Solar power options like Yellow Lite and Solar United Ohio are getting solar panels (for less) installed on hundreds of rooftops in Cleveland. Thanks to group purchasing and a kitchen-table style decision making.

DeCarbonize It (Don’t criticize it)

With the Green New Deal, nothing less than a complete restructuring of the economy will do if decarbonizing and avoiding catastrophe is the main goal.

Cuyahoga50 is it

Fifty years ago, Cleveland was putting out fires on its river and declaring Lake Erie nearly dead. The contrast to today’s environment is breathtaking. Cleveland is where national Clean Water policy helped turn the city around, and spurred a sustainable economy. “Ecology is economy,” Pierre Belanger explains what motivated the near-miraculous clean up in Third Coast Atlas. “For the first time in the history of the Great Lakes, there was a collective, public, and economic objective based on the regional imperative of clean and fresh water.” On June 21 - 22, 2019 when the national media descends on Cleveland for the celebration of 50 years of environmental progress, despite the many challenges that remain, they can start in the Flats where a hybrid natural/human space has seen some of the most interesting growth that Cleveland has to offer.

What's in Lake Erie?

Newly installed Governor Mike DeWine has promised to press for a cleaner Lake Erie. As new revelations and scientific reports come forward about what’s in the lake, DeWine is willing to bet the family farm that the state will get involved in figuring out the crisis that shut down Toledo’s water, and has led to unfathomable levels of plastic, pills, and poop washing into our drinking water supply.

EcoDistricts are coming to town

The all encompassing eco district taking shape around the Metro Health neighborhood is going to be one to watch. The newly designated eco district should be a model for engagement between a giant health anchor and a renewed sense of identity around the Villa Hispana project with the goal being a sustainable and equitable development of a walkable, transit oriented district that can power itself and begin to explore ideas in reusing large parcels of land more wisely i.e. for food production not lawns.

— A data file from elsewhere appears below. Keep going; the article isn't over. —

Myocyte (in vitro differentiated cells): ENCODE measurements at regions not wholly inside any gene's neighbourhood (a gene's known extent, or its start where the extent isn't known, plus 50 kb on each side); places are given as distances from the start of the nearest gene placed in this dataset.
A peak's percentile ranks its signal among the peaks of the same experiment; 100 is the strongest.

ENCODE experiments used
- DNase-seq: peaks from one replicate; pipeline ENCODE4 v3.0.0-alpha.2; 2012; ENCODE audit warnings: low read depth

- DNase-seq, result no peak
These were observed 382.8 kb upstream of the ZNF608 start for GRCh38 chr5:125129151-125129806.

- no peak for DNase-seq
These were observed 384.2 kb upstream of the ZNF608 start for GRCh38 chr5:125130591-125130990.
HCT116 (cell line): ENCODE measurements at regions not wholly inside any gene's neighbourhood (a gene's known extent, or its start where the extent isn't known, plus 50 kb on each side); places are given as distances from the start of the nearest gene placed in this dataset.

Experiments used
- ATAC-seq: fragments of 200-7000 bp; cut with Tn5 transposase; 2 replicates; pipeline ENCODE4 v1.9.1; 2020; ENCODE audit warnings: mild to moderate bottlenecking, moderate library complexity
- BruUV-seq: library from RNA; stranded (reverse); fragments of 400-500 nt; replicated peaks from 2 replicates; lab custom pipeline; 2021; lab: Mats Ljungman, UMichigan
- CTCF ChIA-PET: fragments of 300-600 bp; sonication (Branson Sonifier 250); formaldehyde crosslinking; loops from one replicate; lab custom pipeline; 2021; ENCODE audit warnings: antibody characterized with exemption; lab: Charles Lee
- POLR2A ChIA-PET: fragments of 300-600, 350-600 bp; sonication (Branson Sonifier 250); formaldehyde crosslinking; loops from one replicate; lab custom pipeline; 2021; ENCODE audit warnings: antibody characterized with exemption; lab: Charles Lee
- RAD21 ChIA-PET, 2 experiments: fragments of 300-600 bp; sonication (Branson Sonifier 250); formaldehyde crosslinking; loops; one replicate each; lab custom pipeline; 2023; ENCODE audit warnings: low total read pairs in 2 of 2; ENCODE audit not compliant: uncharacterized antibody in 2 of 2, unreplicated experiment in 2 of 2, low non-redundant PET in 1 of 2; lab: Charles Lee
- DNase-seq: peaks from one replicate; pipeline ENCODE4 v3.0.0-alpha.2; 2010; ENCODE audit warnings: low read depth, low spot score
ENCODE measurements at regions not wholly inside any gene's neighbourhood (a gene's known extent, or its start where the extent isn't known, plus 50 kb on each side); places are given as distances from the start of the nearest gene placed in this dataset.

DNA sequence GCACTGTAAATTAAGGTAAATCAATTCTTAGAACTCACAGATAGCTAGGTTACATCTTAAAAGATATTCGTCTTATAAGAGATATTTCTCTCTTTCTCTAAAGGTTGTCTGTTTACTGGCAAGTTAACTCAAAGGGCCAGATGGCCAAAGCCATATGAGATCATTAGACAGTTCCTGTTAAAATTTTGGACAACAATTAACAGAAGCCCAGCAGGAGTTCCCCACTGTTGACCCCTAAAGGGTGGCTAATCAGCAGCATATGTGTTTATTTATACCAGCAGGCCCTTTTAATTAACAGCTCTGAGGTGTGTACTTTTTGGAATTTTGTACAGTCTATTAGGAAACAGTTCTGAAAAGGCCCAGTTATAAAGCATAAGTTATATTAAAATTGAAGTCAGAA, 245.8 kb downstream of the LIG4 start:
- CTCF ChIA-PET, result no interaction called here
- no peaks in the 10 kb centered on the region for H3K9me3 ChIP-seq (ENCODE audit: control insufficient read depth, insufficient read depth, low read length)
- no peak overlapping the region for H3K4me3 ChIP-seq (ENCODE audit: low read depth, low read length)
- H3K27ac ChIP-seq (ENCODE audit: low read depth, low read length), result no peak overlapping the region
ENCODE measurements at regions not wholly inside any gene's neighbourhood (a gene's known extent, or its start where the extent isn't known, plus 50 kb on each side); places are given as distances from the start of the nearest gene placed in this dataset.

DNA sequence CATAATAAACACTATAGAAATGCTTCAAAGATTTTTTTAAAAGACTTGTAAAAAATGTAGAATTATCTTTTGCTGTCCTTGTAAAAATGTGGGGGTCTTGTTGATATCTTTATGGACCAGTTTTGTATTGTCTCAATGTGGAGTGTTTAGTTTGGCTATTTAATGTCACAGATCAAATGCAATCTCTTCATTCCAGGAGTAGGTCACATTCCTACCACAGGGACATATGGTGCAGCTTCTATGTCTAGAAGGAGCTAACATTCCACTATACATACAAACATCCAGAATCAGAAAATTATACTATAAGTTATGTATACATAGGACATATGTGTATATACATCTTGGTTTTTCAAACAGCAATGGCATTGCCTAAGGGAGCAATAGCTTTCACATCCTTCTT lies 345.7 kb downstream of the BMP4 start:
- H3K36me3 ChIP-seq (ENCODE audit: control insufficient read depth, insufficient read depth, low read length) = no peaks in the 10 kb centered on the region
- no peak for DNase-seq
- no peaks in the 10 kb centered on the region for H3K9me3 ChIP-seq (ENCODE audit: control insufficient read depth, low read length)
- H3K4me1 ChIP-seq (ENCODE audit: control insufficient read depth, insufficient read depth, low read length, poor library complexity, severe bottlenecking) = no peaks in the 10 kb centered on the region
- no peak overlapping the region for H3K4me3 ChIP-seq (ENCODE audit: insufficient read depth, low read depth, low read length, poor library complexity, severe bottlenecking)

Green space versus TOD—W. 25th and the Redline Greenway

Speaking of green space versus transit oriented development, the proposal that would erase part of a mature green corridor along the RTA Red Line for multi family housing opened up a healthy debate about the highest and best use of land at high frequency transit locations. If the location is so desired by developers, then RTA and the city should have a strong hand to play, i.e. in pressing for impact fees and better design to preserve the Redline Greenway. Strong enough certainly to yield to criticism from major players like Sam McNulty who have invested in the West 25th District and have called to reconsider the proposal. If not all together (IMO), then to prove that, even in Cleveland where we are so accustomed to letting developers have their way, that a high quality green corridor can co-exist with high density housing. Other must-haves include affordable housing and community oriented services near transit. If there’s a developer out there who is not afraid of moving beyond cookie cutter and really mixing up the uses to be sustainable and equitable, let’s talk.